"Then stop,' said General Jackson ; sit down here beside me. I desire to return you my thanks for that speech. You are the first man that has ever relieved my mind on a subject which has rested upon it for thirty years. My enemies have always charged me with violating the Constitution of my country by declaring martial law at New Orleans, and my friends have always admitted the violation, but have contended that circumstances justified me in that violation. I never could understand how it was that the performance of a solemn duty to my country-a duty which, if I had neglected, would have made me a traitor in the sight of God and man, could properly be pronounced a violation of the Constitution. I felt convinced in my own mind that I was not guilty of such a heinous offense; but I could never make out a legal justification of my course, nor has it ever been done, sir, until you, on the floor of Congress, at the late session, established it beyond the possibility of cavil or doubt. I thank you, sir, for that speech. It has relieved my mind from the only circumstance that rested painfully upon it. Throughout my whole life I never performed an official act which I viewed as a violation of the Constitution of my country; and I can now go down to the grave in peace, with the perfect consciousness that I have not broken, at any period of my life, the Constitution or laws of my country.'

"Thus spoke the old hero, his countenance brightened by emotions which it is impossible for us to describe. We turned to look at Douglas-he was speechless. He could not reply, but convulsively shaking the aged veteran's hand, he rose and left the hall. Certainly General Jackson had paid him the highest compliment he could have bestowed on any individual."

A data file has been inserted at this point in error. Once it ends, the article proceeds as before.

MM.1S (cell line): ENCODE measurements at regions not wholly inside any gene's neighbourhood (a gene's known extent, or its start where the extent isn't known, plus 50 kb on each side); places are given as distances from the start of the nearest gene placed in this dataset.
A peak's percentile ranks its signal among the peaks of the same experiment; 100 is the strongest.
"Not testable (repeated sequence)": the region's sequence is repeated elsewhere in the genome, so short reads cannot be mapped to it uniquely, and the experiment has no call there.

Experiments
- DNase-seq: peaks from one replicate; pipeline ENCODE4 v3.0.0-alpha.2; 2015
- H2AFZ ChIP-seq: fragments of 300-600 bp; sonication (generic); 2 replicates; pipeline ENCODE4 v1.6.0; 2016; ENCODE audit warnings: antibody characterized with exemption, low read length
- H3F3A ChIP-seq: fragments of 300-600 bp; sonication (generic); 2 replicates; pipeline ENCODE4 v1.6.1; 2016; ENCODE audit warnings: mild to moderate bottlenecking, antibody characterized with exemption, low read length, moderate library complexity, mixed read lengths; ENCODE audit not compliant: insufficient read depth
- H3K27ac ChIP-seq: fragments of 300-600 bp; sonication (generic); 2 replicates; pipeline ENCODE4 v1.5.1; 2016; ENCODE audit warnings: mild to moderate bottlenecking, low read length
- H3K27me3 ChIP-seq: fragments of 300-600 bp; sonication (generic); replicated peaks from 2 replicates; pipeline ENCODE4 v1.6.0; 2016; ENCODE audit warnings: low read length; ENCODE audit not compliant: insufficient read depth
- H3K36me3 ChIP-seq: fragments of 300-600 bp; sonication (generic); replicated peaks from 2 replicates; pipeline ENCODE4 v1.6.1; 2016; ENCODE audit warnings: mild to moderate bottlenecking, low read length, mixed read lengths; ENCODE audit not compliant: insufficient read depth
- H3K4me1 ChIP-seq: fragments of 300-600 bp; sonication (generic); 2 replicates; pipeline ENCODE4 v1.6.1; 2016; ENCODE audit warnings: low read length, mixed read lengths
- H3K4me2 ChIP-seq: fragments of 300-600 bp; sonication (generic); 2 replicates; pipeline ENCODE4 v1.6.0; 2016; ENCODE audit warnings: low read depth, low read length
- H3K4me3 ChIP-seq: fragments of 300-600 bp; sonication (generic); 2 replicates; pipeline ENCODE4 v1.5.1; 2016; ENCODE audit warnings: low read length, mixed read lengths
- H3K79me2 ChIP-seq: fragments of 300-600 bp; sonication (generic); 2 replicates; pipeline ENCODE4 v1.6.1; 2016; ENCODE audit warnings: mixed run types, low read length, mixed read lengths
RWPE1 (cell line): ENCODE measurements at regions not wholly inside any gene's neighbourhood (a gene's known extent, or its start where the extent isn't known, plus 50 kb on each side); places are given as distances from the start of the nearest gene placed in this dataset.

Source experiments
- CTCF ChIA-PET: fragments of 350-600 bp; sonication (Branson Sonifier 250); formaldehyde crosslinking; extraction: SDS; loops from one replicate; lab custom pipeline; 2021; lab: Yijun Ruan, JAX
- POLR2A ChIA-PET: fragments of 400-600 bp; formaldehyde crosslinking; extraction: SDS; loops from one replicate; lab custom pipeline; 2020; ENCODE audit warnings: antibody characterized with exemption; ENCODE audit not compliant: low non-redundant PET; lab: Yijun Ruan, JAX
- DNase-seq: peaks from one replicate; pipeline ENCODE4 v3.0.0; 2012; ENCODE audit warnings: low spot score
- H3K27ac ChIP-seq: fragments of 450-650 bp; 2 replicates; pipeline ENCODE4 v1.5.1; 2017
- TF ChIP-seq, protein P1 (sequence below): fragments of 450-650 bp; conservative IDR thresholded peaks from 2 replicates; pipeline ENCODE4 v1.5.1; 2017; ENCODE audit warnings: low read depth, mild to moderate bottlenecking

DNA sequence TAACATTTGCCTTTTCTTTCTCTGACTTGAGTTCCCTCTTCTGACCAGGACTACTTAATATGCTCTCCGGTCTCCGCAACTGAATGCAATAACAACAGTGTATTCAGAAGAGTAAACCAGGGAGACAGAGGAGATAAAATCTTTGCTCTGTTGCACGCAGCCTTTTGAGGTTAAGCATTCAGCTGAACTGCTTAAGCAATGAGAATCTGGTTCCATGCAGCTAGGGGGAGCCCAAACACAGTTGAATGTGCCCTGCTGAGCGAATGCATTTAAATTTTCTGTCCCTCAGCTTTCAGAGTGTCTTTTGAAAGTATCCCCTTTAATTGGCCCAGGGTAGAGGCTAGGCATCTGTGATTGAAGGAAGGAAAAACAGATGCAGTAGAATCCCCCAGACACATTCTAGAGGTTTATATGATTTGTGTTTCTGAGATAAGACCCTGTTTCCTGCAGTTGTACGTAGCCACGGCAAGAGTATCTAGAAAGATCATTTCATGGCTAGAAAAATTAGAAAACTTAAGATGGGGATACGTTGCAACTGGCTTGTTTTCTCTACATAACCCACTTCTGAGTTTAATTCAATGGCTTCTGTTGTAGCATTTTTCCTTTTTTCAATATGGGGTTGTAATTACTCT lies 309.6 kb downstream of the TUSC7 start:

It has been stated publicly, and we know of no reason for questioning the truth of the statement, that General Jackson, at his death, bequeathed all his papers to FRANCIS P. BLAIR, the editor of the Washington Globe, and that among them was found the pamphlet copy of Judge Douglas's speech, with an endorsement, in Jackson's own handwriting, signed by him, in these words: “This speech constitutes my defense; I lay it aside as an inheritance for my grandchildren.”

It is doubtful whether, in the long and eventful public life of Mr. Douglas, there has ever been a moment when words of applause and approbation have ever sounded so pleasant in his ears as those thrilling sentences of the venerable hero, General Jackson.

On the 8th of January, 1853, the magnificent equestrian statue of Jackson, by Clark Mills, was erected in Lafayette Square, Washington City, and the committee of arrangements

had previously invited Mr. Douglas to deliver the oration on the occasion. As the orator was selected because of his wellknown efforts in the cause of the patriot, and because of the high esteem in which General Jackson held him, the invitation was most appropriately directed to Mr. Douglas. On that occasion Mr. Douglas delivered a most polished and graceful address, in which he reviewed the policy of preserving the memory of the deeds of the great and good by the aid of the highest works of art. He gave, also, a graphic and eloquent sketch of General Jackson's history, personal, military, and political, and pointed with a touching power to his brilliant example as one which could never fail to deserve the approval of the American people. The following extract gives, in a few words, his rapid recapitulation of General Jackson's peculiarities as a statesman.